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Home is Where I Rest My Hat

Home is Where I Rest My Hat

“˜Home is where I rest my hat’ is the view of many people. Unfortunately it is also the view of UK’s HM Revenue & Customs (HMRC). So why should we be concerned? If you leave the UK to work or retire in abroad and purchase or rent a property in the foreign country but keep a UK property then tax problems could arise. In many cases a property in the UK is kept which we either return to, or rent out, potentially leaving an income tax or capital gains tax (CGT) liability.

“˜Home is where I rest my hat’ is the view of many people. Unfortunately it is also the view of UK’s HM Revenue & Customs (HMRC). So why should we be concerned?

If you leave the UK to work or retire in abroad and purchase or rent a property in the foreign country but keep a UK property then tax problems could arise. In many cases a property in the UK is kept which we either return to, or rent out, potentially leaving an income tax or capital gains tax (CGT) liability. The immediate response of your acquaintance in the bar will be “˜No worries mate, you’re UK non-resident’. Unfortunately, bar advice can be financially detrimental to your wealth.

If you rent out your UK property your tenant or letting agent should deduct income tax at 20%. You may be able to claim some of this tax back later but this depends on your circumstances. Non-UK residence is not a reason for not paying tax on UK rental income. If your tax affairs were up to date when you left UK you might be able to have the rent paid without this hassle but a complex form NRL 1 must be completed. Still, your mate in the bar will say “˜HMRC will never find out, so no worries’. Unfortunately HMRC will find out because they obtain details of letting income under their exhaustive powers and then charge you interest and a penalty.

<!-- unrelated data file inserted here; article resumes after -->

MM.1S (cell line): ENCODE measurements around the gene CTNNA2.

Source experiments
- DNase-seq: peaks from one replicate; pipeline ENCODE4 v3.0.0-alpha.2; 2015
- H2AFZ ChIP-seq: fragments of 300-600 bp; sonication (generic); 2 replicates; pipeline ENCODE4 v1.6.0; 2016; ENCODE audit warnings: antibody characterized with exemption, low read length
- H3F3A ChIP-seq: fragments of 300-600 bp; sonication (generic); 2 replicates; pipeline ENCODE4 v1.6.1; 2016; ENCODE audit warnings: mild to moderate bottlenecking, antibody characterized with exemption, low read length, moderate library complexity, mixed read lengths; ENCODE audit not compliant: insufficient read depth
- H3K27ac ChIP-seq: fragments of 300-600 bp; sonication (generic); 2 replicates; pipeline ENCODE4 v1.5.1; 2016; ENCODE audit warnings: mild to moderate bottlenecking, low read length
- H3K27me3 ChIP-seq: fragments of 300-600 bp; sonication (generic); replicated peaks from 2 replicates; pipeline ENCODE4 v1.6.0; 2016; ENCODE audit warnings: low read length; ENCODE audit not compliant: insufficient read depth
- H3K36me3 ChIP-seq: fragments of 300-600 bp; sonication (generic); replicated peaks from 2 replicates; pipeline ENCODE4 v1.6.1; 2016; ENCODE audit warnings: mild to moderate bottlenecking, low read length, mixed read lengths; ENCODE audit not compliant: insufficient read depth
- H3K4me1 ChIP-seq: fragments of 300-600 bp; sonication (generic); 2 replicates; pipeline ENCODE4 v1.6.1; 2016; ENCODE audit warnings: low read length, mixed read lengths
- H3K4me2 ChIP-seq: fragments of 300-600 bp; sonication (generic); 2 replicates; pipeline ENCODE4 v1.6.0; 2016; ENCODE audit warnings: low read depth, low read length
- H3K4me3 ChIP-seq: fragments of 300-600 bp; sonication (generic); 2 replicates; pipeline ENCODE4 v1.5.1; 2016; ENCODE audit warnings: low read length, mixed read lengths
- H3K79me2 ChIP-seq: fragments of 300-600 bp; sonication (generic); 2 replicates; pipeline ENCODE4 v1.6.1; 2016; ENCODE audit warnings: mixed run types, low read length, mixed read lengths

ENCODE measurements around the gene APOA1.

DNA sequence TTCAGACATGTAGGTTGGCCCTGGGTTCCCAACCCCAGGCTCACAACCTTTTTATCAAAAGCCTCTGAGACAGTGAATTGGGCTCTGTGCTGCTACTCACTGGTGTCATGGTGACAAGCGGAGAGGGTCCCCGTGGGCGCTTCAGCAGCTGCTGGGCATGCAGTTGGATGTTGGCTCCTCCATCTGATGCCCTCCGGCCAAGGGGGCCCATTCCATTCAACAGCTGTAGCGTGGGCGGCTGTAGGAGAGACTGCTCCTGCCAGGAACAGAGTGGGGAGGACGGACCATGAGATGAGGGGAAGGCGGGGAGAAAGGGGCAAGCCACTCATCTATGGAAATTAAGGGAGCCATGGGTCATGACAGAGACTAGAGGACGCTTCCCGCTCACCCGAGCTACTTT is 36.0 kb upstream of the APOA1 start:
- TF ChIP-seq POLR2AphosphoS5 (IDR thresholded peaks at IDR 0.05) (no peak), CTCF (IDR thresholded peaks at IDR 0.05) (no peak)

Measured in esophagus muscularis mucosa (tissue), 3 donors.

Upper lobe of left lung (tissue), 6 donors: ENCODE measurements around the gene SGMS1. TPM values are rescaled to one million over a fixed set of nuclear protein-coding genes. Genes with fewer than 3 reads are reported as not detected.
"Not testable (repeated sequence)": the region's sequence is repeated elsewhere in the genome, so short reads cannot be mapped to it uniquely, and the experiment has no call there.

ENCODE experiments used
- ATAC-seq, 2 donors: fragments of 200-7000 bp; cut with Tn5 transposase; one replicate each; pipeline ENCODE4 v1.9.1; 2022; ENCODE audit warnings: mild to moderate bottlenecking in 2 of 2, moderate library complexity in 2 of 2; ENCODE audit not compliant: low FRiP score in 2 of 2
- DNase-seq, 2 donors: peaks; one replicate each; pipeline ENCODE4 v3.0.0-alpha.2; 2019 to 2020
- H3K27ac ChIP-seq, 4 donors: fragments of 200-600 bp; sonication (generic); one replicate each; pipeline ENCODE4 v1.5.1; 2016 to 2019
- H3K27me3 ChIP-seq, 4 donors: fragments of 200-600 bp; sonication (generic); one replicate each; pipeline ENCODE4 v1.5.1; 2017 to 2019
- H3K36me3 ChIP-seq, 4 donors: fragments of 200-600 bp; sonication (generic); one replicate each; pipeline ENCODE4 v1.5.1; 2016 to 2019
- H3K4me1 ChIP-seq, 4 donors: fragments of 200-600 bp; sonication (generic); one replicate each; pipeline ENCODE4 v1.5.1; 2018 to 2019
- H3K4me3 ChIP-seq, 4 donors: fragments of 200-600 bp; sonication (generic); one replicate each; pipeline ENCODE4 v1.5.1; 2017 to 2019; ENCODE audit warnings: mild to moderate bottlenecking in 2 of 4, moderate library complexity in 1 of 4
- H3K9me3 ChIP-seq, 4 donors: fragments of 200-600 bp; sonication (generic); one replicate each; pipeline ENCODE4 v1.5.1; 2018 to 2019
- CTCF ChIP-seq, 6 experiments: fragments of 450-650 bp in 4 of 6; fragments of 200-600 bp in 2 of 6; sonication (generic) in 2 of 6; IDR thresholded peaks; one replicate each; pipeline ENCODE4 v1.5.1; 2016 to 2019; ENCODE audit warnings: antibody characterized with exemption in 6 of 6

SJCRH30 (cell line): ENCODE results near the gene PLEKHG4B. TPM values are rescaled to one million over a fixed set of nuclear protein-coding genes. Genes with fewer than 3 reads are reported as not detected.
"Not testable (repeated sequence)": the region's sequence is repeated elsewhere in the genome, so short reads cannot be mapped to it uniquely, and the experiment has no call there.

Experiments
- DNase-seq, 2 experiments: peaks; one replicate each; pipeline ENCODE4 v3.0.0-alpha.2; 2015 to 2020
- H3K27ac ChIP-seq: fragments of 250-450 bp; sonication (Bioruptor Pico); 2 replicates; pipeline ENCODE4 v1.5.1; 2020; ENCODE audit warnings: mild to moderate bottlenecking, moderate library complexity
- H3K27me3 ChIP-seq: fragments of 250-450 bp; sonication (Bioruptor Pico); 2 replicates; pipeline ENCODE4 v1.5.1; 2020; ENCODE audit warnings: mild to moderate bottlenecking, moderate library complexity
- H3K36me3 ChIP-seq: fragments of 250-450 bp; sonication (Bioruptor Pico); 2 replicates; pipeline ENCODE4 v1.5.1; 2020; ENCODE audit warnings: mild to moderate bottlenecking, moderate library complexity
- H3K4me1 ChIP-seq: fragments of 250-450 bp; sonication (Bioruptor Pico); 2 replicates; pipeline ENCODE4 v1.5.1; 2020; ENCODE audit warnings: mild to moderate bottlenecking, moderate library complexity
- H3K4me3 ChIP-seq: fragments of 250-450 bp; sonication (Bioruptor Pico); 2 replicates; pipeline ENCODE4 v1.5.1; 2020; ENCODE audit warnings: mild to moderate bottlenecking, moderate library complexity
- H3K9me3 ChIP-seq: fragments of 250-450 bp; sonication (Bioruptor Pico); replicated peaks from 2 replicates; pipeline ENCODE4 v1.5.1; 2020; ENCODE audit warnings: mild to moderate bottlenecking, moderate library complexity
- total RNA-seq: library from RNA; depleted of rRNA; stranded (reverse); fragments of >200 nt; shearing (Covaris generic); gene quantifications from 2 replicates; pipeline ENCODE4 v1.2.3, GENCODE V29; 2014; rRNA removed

What if you don’t rent out your UK property but stay there occasionally for short periods? You have two places you hang your hat; your property abroad and the one in the UK. Well, HMRC say if you have more than one property you must elect which is your main residence for UK CGT purposes otherwise you could be taxed at up to 28% on any gain on disposal. If you fail to do this then HMRC will elect for you. This may well be your property abroad so when you come to sell the UK property CGT could be payable!

Your mate in the bar will say “˜No worries mate, you’re UK non-resident’. Hang on haven’t we been here before?

So let’s ignore the bar fly for once and do a check list:

1.    With one property in the UK and one abroad (rented or purchased) you should elect which one is to be treated as your main residence within two years of acquiring the second property. If you are in a foreign country that has no CGT then the UK property may be the one on which to make the election. Also if you are renting abroad then your UK property would be the one on which to make the election.

2.    To avoid CGT in the UK on property sale you must be non-resident and not ordinarily resident for a period of 5 years. But should you return within that period or exceed the 91 days on average per year you will be treated as UK resident and any property abroad or in the UK sold in that period could be taxable at up to 28% if not elected for under 1 above. Consider if you or a close family member is taken ill and have to return to UK within the 5 year period.

3.    If you rent out your UK property you should not only consider the election at 1 but also ensure that you have your tax affairs up to date before you leave UK so that rent for your UK property may be paid without deduction of tax as mentioned earlier. Otherwise, your UK agent or tenant will have to deduct tax at 20% of the rent and send it to HMRC. You will have to tally up with HMRC later.

4.    If you are working abroad on a contract then HMRC will ignore the whole of the period spent abroad for your work when you come to sell your UK main property. This is only for CGT purposes and does not apply to retirees.

5.    Finally, remember that any double taxation treaty in the country you are working or retiring to may have taxing rights on your income and gains. So, check that out too!

Now you and your mate can talk about football or macramé and not tax!

Jon Golding ATT TEP is a UK tax reduction specialist with PI Ltd in Kuala Lumpur, Malaysia. Contact (+60) 3 6203 2621 or visit website www.goldtaxservices.com

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(Image:"straw hat" by gfoster67 , via Flickr, Creative Commons Attribution.)